Foods highest in Vitamin B12 (based on levels per 100-gram serving)”. Nutrition Data. Condé Nast, USDA National Nutrient Database, release SR-21. 2014. Retrieved October 29, 2018

Watanabe, H. Katsura, S. Takenaka, T. Fujita, K. Abe, Y. Tamura, T. Nakatsuka, Y. Nakano: Pseudovitamin B12 is the predominate cobamide of an algal health food, spirulina tablets. J Agric Food Chem, 1999, 47, 4736–474

Greer JP (2014). Wintrobe’s Clinical Hematology Thirteenth Edition. Philadelphia, PA: Wolters Kluwer/Lippincott Williams & Wilkins. ISBN 978-1-4511-7268-3. Chapter 36: Megaloblastic anemias: disorders of impaired DNA synthesis by Ralph Carmel

Herbert, G. Drivas: Spirulina and vitamin B12. JAMA, 1982, 248(23), 3096-7

Merchant, R. E., Phillips, T. W., & Udani, J. (2015). Nutritional supplementation with chlorella pyrenoidosa lowers serum methylmalonic acid in vegans and vegetarians with a suspected vitamin B₁₂ deficiency. Journal of Medicinal Food, 18(12), 1357.

Miller A, Korem M, Almog R, Galboiz Y (June 2005). “Vitamin B12, demyelination, remyelination and repair in multiple sclerosis”. Journal of the Neurological Sciences. 233 (1–2): 93–7. doi: 10.1016/j.jns.2005.03.009. PMID 15896807

Pratt, E. Johnson: Deficiency of vitamin B12 in Chlorella. J Pharm Sci, 1968, 57(6), 1040-1

Watanabe, F. (2007). Vitamin B12 sources and bioavailability. Experimental Biology and Medicine (Maywood, N.J.), 232(10), 1266.

Watanabe, S. Takenaka, H. Katsura, S. A. Masumder, K. Abe, Y. Tamura, Y. Nakano: Dried green and purple lavers (Nori) contain substantial amounts of biologically active vitamin B12 but less of dietary iodine relative to other edible seaweeds. J Agric Food Chem, 1999, 47(6), 2341-3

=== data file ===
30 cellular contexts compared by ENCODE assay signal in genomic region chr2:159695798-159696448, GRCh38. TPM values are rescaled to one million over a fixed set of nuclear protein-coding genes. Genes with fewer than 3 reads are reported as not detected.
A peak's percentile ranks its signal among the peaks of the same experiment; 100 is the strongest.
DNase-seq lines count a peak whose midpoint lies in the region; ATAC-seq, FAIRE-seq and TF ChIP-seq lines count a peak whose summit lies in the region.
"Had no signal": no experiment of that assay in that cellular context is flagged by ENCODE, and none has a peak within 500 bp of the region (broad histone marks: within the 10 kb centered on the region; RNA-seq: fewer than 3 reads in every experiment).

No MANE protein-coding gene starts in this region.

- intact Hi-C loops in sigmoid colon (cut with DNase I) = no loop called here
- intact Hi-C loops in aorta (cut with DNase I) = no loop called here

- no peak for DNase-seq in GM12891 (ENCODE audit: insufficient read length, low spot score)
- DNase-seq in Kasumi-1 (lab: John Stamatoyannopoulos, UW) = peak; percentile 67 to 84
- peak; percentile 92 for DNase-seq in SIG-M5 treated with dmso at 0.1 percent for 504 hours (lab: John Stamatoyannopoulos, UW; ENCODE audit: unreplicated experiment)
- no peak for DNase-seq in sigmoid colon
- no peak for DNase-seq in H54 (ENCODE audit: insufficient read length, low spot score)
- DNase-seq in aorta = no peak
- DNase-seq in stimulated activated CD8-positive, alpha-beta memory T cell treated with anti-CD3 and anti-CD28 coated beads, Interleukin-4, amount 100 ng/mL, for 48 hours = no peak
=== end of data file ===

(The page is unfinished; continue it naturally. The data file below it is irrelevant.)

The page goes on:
Watanabe, Y. Yabuta, T. Bito, F. Teng: Vitamin B12-Containing Plant Food Sources for Vegetarians. Nutrients, 2014, 6, 1861-1873

Kitchen Whispers, Lifestyle

Let’s talk about Soy

I thought I’d finally address the elephant in the room – aside from the almond milk controversy, I’ll do that when I have more energy.

You heard it, read it somewhere,  and certainly were warned by family and friends when you told them you consumed soy products. “Soy is dangerous: it contains estrogen, it will give you cancer, it will make you less “manly”” etc.

The real hassle in finding out the truth about soy was the information disseminated by soy producing companies, or, companies that are “threatened” by the rise of veganism.

Today I am sad to announce that the effects that soy has on our bodies are not completely sorted out just yet. But this is what you can find out if you ask nutritionists, and do some research online.

PS: This is not, in any way, medical/professional advice. I came up with this summary by reading reliable articles online, and by asking a couple nutritionists’ opinions. 


1. What are Phytoestrogens?

To use popular English, phytoestrogen is a chemical compound found in plants (yes, seeds and fruits – and even red wine –  contain them too, but in lower quantities) that mimic the naturally formed estrogen in our bodies. They are sometimes given as supplements, for healing purposes.

Phytoestrogen in soy contains isoflavones, which after a whole complex chemical reaction during digestion, return to the gut area in a different form, and either produce “metabolite equol” (I’ll call it A) or “O-DMA” (I’ll call it B).

It’s also been shown that 30%-50% of individuals are able to make that conversion to “A” (most of which are vegetarians or Asians), and it’s been hypothesized that the ability to do this is crucial in obtaining all the amazing effects of soy consumption.

The pros of phytoestrogen:

1. Some can lead to reduction of cell proliferation are a protein called PTK that is crucial in the development of cancer cells. So yes, they can have anti-cancerous properties.

2. In other weird chemical reactions, it can also be protecting nerve cells in the brain, and improve cardiovascular functions.

3. They are good anti-inflammatory chemicals, and good antioxidants.

The cons of phytoestrogen:

Since they mimic estrogen, they can block estrogen receptors (ERs) and lead to hormonal imbalances. They are considered endocrine disruptors and can cause imbalances in lactation, reproductive cycles, sexual  behavior, timing of puberty…